For the first time in nearly a decade, State Agriculture Commissioner and President of the Northeast Association of State Departments of Agriculture (NEASDA) Richard A. Ball today announced that New York State is hosting the 2017 NEASDA conference in Cooperstown.  Beginning today and running through June 15, the NEASDA meeting is considered one of the most important agricultural conferences of the year. It brings together commissioners, secretaries, and directors of 10 state departments of agriculture from across the Northeast, as well as federal and international partners, educational groups, and industry representatives to discuss policy initiatives impacting the industry.  New York State last hosted the NEASDA conference in 2009. 

    “I am honored to ...

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  • Amanda Bryant Culp Posted on 06/13/2017 by Amanda Bryant Culp

    The U.S. Department of Agriculture today announced the projects selected to receive the USDA’s annual farm to school grants designed to increase the amount of local foods served in schools. Sixty-five projects were chosen nationwide.

    • $100,000: The Alabama Department of Agriculture and Industries will use grant funds to assist farmers with GAP certification, revise the Alabama farm to school website, develop a state-wide promotional campaign, and support school garden curriculum development. The Druid City Garden Project will utilize funds to facilitate building mobile cooking units for schools to engage students in cooking demonstrations with produce grown in school gardens.
    • $100,000: The Alaska Department of Natural Resources, Division of Agriculture will assist communities in tailoring their farm to school efforts to their strengths, resources, and interests by creating a regional model of farm to school stakeholder engagement. The project team believes this will help ...
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  • Amanda Bryant Culp Posted on 06/13/2017 by Amanda Bryant Culp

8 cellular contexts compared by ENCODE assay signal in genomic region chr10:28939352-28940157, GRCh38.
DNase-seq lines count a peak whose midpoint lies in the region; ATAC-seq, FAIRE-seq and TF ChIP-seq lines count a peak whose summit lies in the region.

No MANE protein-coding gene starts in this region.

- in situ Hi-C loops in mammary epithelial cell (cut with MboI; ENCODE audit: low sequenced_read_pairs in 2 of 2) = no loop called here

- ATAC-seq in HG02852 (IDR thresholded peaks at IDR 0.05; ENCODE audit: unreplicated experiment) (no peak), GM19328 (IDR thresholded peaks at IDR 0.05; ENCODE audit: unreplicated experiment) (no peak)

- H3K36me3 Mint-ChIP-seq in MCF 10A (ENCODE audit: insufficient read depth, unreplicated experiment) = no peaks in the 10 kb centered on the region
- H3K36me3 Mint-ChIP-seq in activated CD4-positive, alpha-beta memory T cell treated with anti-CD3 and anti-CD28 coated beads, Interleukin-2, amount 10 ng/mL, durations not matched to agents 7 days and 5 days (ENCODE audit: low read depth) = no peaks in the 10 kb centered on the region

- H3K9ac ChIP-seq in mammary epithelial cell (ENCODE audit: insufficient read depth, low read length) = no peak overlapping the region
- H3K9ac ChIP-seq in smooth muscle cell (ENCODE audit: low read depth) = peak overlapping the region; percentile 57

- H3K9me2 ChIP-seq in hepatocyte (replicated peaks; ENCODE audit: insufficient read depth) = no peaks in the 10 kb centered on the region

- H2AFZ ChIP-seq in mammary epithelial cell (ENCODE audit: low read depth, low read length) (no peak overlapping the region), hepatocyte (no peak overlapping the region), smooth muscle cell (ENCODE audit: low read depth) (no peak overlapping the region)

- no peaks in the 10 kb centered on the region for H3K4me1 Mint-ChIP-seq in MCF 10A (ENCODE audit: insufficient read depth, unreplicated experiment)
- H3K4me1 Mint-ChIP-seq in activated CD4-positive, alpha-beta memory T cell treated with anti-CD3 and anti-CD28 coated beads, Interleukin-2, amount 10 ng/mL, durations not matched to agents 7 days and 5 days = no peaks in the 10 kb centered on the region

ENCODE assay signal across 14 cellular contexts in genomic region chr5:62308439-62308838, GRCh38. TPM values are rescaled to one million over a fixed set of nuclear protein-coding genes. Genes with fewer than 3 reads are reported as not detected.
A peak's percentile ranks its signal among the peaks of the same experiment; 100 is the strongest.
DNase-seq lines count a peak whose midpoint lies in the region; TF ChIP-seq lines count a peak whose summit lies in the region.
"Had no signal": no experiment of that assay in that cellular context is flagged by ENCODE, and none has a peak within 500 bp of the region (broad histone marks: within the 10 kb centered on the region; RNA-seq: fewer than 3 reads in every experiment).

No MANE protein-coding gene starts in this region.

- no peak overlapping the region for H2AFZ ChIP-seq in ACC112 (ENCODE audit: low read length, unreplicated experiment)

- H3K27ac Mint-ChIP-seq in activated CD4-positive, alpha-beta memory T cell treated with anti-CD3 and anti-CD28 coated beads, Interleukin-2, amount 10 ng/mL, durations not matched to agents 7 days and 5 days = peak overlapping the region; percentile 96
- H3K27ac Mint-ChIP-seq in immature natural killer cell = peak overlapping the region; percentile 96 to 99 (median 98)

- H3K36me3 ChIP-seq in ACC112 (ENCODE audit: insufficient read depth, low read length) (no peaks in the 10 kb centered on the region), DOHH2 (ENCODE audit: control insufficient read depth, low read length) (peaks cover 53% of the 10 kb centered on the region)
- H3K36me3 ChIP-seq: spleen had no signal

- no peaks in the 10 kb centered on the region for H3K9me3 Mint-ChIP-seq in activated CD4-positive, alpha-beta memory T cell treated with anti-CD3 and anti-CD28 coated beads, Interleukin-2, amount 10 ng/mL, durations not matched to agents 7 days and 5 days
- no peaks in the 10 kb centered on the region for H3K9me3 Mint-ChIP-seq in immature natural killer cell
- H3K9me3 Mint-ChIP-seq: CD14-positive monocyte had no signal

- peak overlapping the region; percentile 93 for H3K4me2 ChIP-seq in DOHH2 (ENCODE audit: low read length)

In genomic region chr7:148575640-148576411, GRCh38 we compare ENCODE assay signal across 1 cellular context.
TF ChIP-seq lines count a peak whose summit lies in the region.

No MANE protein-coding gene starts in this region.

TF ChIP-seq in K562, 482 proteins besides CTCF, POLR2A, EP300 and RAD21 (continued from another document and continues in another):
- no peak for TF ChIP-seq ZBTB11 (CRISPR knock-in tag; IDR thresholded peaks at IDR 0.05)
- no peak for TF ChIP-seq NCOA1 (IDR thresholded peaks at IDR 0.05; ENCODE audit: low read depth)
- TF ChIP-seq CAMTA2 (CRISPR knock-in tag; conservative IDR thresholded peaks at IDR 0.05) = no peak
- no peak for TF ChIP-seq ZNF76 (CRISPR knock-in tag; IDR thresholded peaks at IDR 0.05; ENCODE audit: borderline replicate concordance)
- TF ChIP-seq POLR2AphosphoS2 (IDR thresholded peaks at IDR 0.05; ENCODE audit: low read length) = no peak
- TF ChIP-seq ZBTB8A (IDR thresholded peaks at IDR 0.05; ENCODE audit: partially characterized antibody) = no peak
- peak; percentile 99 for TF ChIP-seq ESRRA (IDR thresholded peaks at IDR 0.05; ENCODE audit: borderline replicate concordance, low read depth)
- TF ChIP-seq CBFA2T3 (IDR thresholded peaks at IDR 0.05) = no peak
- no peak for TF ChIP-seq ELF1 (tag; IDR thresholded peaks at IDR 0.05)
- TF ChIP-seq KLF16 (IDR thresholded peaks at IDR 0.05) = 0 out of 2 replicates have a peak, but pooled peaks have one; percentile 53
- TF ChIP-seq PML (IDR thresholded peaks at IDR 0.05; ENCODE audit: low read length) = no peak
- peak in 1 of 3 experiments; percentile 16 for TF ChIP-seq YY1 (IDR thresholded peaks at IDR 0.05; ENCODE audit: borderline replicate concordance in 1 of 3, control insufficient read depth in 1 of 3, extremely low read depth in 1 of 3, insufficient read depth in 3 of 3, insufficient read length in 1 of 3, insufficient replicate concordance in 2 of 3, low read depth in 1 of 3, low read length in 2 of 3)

NASDA Now Seeking Nominations for Annual Honor Awards Program

    We are now accepting nominations for an important part of our annual meeting program, the NASDA Honor Awards. For 45 years, NASDA has honored exemplary employees of NASDA Members through this program. Current NASDA Members are not eligible for nomination. The deadline to submit nominations is Friday, July 14, 2017 at 5:00 PM EDT.

    The award recipients are selected by an independent panel of judges, familiar with the work of state agriculture agencies, but not employed by NASDA or any member states. Actual presentation of the awards occurs as a highlight of our upcoming Annual Meeting in New Orleans, LA on September 14, 2017 at the President’s Banquet.

    The awards open for nomination are below. A full description of awards, submission requirements, and previous recipients can be found here.

    1. Douglass-Irvin Administration Award—Recognition of outstanding contributions within a state agency resulting in improved efficiency and impact.    
    2. Communications ...
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  • Carly Grether Posted on 06/13/2017 by Carly Grether
    NASDA Welcomes Michigan State Student as Summer Intern

    NASDA is pleased to welcome Alex Noffsinger, a senior at Michigan State University, as their summer agriculture policy intern.

    Alex, a native of the Lansing, Michigan area, is majoring in Social Relations & Policy and minoring in Science, Technology, and Environmental Public Policy. Alex spends his extra time getting involved with Kappa Alpha Pi Pre-Law Fraternity, running competitively for the MSU Running Club, and working for the Associated Students of Michigan State University. Prior to joining NASDA, Alex interned last summer with the U.S. Senate Agriculture, Nutrition, and Forestry Committee’s minority staff, working on issues ranging from crop insurance to food labeling. Alex has also completed an internship with the Michigan Legislature. While not directly studying agriculture, Alex has always had an affinity for agriculture. Growing up in a farming community with a mother and uncles involved in agribusiness, from a young age Alex came to appreciate the important ...

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  • Amanda Bryant Culp Posted on 06/13/2017 by Amanda Bryant Culp
    Idaho hosts Secretary Sonny Perdue and Secretary Ryan Zinke

    From Capital Press, Written by Sean Ellis

    Farmers and ranchers described a private meeting with two of President Donald Trump’s cabinet members June 2 as unprecedented and historic.

    Instead of addressing the group, U.S. Agriculture Secretary Sonny Perdue and Interior Secretary Ryan Zinke listened and took notes, according to those who were there.

    “They just didn’t have an agenda. They truly wanted to listen to us,” said Aberdeen potato farmer Ritchey Toevs.

    They covered a wide range of topics, from immigration and the importance of labor to aquifer recharge, Food Safety Modernization Act requirements, NAFTA, the U.S. Sheep Experiment station in Dubois, invasive water species, farm bill funding, the Endangered Species Act, Equal Access to Justice Act and grazing and other federal land-management issues.

    The meeting was set up by Idaho State Department of Agriculture Director Celia Gould and kept on track by Gov. Butch Otter, a Republican rancher.

    ...